Matt Drudge's public eruption at Fox News Channel is about to cost him his television career.
In a letter, Fox News has threatened to sue the Internet columnist for refusing to tape his weekly talk show Saturday after being told that he could not brandish a picture of a 21-week-old fetus. Network sources say he is on the verge of being fired.
Fox attorney Dianne Brandi wrote Drudge that "you flatly refused to perform the services under your agreement. . . . You made disparaging, false and defamatory remarks about Fox News," calling his conduct "completely unprofessional and unacceptable." The letter says that "it is necessary for you to apologize to Fox News" to avoid the possibility of a "breach of contract lawsuit."
But Drudge was not in an apologizing mood toward Rupert Murdoch's network yesterday. "Over my dead Web site!" he declared. "Seems to me Murdoch has enough money, he doesn't need Drudge money. . . . Some of these overgrown fetuses at Fox hit the panic button."
Said Fox News President Roger Ailes, who hired Drudge: "He wants to apply Internet standards, which are nonexistent, to journalism, and journalism has real standards. It can't work that way."
The Washington Post reported Monday that Drudge had refused to do the program after being told that he could not show a National Enquirer photo of a tiny hand emerging from the womb during a spina bifida operation on the fetus. Drudge, who opposes abortion, wanted to use the picture to talk about why the United States should not help finance U.N. population-control programs. Network executives vetoed the idea, saying that would amount to misrepresenting the photo.
"I apologize to Fox News for having an open mind," Drudge said. "I've been spoiled on the Internet, I really have. The lack of ability to express my opinion on an issue that's important to me has left me believing the Internet is the future."
Officially, Fox was tight-lipped about Drudge's status. "We were sorry that he did not live up to his contractual obligations," said spokesman Brian Lewis. The Fox attorney's letter reminded Drudge that his contract says he cannot talk about his services for Fox News "without mutual consent," and that final editorial decisions are made by the network.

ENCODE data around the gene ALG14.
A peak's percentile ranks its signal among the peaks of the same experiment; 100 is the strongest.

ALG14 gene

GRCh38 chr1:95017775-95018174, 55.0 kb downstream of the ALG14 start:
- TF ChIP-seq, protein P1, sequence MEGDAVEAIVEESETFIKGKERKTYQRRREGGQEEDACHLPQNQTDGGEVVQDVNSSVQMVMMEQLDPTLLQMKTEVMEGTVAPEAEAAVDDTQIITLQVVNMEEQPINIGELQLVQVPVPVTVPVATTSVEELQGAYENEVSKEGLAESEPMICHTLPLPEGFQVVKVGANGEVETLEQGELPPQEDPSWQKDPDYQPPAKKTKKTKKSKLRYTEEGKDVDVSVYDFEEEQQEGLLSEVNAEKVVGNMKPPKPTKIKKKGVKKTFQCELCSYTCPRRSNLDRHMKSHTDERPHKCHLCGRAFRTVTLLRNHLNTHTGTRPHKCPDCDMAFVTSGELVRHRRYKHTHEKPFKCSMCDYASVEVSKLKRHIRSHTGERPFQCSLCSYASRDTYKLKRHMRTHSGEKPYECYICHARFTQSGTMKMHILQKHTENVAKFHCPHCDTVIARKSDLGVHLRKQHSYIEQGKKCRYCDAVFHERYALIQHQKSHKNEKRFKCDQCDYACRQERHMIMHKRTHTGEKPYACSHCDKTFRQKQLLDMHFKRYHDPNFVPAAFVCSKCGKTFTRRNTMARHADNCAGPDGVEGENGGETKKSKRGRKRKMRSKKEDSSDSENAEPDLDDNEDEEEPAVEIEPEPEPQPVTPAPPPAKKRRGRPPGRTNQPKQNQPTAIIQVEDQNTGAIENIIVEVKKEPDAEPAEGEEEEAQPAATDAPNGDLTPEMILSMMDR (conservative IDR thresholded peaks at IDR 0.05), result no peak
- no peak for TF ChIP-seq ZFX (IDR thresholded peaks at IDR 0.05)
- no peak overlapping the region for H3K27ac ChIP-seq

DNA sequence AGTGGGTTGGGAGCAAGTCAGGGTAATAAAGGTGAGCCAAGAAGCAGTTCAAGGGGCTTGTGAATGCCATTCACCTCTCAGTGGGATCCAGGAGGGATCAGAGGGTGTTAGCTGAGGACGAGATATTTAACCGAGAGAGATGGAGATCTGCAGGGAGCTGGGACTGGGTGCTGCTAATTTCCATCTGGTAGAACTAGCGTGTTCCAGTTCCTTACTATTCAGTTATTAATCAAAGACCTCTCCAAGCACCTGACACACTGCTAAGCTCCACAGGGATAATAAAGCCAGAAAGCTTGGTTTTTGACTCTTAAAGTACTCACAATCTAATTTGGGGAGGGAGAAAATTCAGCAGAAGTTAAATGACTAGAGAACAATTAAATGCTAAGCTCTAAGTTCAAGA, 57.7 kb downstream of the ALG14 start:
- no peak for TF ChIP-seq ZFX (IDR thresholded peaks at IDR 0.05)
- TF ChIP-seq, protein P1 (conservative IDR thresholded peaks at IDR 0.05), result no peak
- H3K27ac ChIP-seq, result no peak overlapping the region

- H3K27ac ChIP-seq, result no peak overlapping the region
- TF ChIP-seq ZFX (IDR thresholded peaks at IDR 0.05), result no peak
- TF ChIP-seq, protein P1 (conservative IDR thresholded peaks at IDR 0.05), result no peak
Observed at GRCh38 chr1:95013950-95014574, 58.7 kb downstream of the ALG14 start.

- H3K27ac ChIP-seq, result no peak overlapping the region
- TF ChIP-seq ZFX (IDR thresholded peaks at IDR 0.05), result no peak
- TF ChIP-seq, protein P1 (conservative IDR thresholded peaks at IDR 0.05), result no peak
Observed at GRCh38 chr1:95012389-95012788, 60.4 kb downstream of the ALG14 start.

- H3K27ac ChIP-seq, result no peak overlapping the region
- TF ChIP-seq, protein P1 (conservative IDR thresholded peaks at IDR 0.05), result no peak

Brit Hume, Fox's Washington managing editor, said he enjoyed Drudge's "eccentric" show and did not think the cyber-gossip hurt the network's credibility. But, he said, Drudge is now "banging his rattle on the flats of his crib and raising hell. What he calls censorship is what the rest of us call editing."
Fox executives noted that Drudge's ratings had dropped 30 percent since last fall, from 230,000 to 162,000 households, although he is usually the network's highest-rated weekend show. Drudge notes he was moved from 9 p.m. to a more competitive 7 p.m. time slot when his show was expanded to an hour in June.
Still, said one Fox insider, "he hasn't broken news in some time. He might have outlived his 15 minutes of fame."
But Drudge was still milking those minutes yesterday, talking about the showdown on Rush Limbaugh's radio show. Drudge points out that Oprah Winfrey showed footage of the spina bifida operation on her syndicated program this week.
Two Fox executives said Drudge may have precipitated the blowup to get out of the final year of his contract. Drudge has tired of the show and takes in far more in advertising revenue from his Internet site than under his Fox deal. He insists, however, that the photo flap is a matter of principle and that Fox was more permissive in allowing him to report on the Clinton White House scandals.
The tantrum didn't take place in a vacuum. According to Fox staffers, Ailes told Drudge in a recent meeting that he was "phoning it in" and "booking the same old people," leading to the ratings slide.
In a second meeting with Ailes, Drudge says he asked to be let out of his contract but agreed to continue. "He begged me to stay," said Drudge. "He said, 'You're my top show, I need you.' " But Fox staffers say Ailes simply reminded Drudge that he was legally obligated to complete his contract.
CAPTION: Matt Drudge, sorry? "I apologize to Fox News for having an open mind," he said.